Sen. Chris Van Hollen suggests demarcating U.S. aid to Israel
‘I do not think American dollars should be aiding and abetting the unilateral annexation of territory’
Sen. Chris Van Hollen (D-MD), one of three authors of a Senate letter cautioning Israeli leaders against annexing parts of the West Bank, said on Wednesday that U.S. taxpayer money shouldn’t be going “to support in any way, encourage or ratify unilateral annexation by Israel.”
During a virtual panel discussion hosted by J Street on Wednesday, Van Hollen explained that while U.S. support for Israel’s security should remain “unbreakable,” if Israel moves ahead with annexation, Washington has a right to insist that security assistance not be used for the effort.
“I do not think American dollars should be aiding and abetting the unilateral annexation of territory,” he stressed.
“This is a very important distinction,” Van Hollen emphasized. “We can say that we think unilateral annexation would be very bad for Israel, be bad for the United States [and] be bad for the region. But then we just say, ‘OK, we’re going to provide assistance, even if some of those dollars can be used to advance the cause of unilateral annexation.’ I’m not suggesting in any way that we not provide robust security assistance. But I do think it’s important to draw the line with respect to those dollars being used to advance unilateral annexation.”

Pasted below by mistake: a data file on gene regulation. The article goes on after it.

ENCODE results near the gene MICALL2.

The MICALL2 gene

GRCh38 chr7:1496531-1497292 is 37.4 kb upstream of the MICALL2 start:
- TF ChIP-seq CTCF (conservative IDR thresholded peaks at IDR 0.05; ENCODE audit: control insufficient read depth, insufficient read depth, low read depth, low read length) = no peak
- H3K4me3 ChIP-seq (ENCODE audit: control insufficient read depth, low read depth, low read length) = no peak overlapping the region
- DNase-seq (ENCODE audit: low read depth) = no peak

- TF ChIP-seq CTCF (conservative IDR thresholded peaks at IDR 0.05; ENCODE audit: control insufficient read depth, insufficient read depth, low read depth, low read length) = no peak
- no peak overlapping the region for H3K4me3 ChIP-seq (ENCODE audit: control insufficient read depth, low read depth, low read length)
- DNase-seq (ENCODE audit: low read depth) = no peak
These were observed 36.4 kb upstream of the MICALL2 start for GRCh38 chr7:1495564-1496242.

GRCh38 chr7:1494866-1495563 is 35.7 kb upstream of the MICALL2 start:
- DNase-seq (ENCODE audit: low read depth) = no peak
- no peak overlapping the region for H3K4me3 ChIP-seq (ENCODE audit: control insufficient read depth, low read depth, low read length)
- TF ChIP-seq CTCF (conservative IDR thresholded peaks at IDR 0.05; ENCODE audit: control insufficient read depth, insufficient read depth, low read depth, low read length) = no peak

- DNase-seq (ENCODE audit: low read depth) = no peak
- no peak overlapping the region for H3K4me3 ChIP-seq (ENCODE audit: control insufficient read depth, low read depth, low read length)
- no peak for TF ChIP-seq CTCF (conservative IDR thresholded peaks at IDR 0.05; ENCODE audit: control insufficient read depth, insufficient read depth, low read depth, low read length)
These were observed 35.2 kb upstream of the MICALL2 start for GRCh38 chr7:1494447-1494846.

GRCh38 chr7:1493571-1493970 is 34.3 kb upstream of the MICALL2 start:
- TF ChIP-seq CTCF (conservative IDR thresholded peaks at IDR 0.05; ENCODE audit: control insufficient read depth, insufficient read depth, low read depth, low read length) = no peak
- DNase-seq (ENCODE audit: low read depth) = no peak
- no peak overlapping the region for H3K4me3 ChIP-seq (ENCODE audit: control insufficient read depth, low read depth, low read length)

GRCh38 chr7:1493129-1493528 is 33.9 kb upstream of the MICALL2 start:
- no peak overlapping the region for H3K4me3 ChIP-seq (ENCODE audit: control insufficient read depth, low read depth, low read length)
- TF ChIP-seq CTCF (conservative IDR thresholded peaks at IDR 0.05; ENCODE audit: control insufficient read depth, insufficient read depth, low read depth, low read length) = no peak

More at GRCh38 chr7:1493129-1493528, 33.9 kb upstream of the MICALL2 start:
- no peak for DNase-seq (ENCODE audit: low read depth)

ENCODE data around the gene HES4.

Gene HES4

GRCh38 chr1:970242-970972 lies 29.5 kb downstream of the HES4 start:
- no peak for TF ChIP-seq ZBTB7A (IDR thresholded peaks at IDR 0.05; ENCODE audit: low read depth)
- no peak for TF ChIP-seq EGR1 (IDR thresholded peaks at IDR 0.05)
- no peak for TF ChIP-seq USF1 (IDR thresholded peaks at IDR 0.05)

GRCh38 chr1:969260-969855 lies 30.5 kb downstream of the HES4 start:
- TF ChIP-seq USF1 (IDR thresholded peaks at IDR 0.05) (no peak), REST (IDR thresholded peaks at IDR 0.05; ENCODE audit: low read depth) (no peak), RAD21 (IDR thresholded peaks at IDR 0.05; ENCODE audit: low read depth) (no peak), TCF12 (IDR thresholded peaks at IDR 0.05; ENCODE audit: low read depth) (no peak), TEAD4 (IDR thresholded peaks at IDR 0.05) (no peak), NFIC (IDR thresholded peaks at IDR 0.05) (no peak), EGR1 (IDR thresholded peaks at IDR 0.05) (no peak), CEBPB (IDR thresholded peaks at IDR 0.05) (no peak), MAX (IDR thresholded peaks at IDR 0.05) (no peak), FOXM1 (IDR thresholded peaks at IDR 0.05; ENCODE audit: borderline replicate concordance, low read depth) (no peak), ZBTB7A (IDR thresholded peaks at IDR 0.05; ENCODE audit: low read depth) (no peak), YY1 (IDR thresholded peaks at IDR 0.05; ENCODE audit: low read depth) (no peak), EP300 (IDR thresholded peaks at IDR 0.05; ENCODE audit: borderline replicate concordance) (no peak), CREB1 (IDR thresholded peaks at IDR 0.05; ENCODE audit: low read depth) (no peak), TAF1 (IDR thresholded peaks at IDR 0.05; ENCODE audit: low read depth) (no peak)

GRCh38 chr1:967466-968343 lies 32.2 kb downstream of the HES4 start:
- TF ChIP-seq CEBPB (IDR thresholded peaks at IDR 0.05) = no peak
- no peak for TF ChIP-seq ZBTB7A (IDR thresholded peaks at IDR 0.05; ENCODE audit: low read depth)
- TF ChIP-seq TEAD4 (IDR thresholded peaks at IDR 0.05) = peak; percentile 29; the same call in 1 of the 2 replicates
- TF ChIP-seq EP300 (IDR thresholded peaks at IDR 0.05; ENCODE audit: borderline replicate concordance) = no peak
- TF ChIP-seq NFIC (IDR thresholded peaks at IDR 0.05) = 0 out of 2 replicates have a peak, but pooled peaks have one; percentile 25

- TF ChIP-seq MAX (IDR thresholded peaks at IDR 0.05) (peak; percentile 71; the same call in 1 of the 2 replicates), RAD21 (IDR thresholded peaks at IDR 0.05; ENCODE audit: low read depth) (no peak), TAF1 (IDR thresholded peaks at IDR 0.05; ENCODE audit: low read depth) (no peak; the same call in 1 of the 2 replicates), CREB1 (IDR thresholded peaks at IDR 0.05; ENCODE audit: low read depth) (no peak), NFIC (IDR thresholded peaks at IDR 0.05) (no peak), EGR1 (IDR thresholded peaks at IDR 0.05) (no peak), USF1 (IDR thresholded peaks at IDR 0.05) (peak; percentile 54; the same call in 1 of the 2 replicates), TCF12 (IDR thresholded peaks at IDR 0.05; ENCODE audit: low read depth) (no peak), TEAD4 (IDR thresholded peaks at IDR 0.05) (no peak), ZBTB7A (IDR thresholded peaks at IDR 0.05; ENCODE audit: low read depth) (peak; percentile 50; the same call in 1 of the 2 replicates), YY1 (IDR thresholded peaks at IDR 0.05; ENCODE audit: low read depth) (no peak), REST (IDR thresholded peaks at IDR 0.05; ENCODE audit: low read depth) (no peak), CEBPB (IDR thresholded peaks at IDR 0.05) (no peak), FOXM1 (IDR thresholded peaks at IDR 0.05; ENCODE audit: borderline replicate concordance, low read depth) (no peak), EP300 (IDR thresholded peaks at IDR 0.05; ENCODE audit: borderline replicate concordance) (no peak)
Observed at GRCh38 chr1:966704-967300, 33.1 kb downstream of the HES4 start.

Rep. Jan Schakowsky (D-IL), one of the four authors of the House letter cautioning Israeli leaders against annexation, concurred. “I agree with Chris [Van Hollen] 100 percent,” Schakowsky said, “I think that’s consistent with the position that we’re taking.”
The Illinois congresswoman added that no current aid to Israel is expected to be used to support annexation. “But I agree with Chris [Van Hollen] that we could also make it clear that there are certain places we don’t want the money to go — and it doesn’t, in fact,” she said.
Speaking after the U.S. lawmakers on the call, MK Ofer Shelah (Yesh Atid), a member of the Israeli opposition, warned congressional Democrats against threatening to condition aid over annexation because such a move would be interpreted by Israelis as punishment. “I wouldn’t bring money into the picture,” he said, noting that the Israeli public is divided on the issue of annexation. “I think that will create a negative reaction in Israel.” However, Shelah suggested, “If this comes from Washington as a message of really caring about Israel, not threatening, I think that’ll be the most effective way in really stopping annexation and stopping Netanyahu from making that decision.”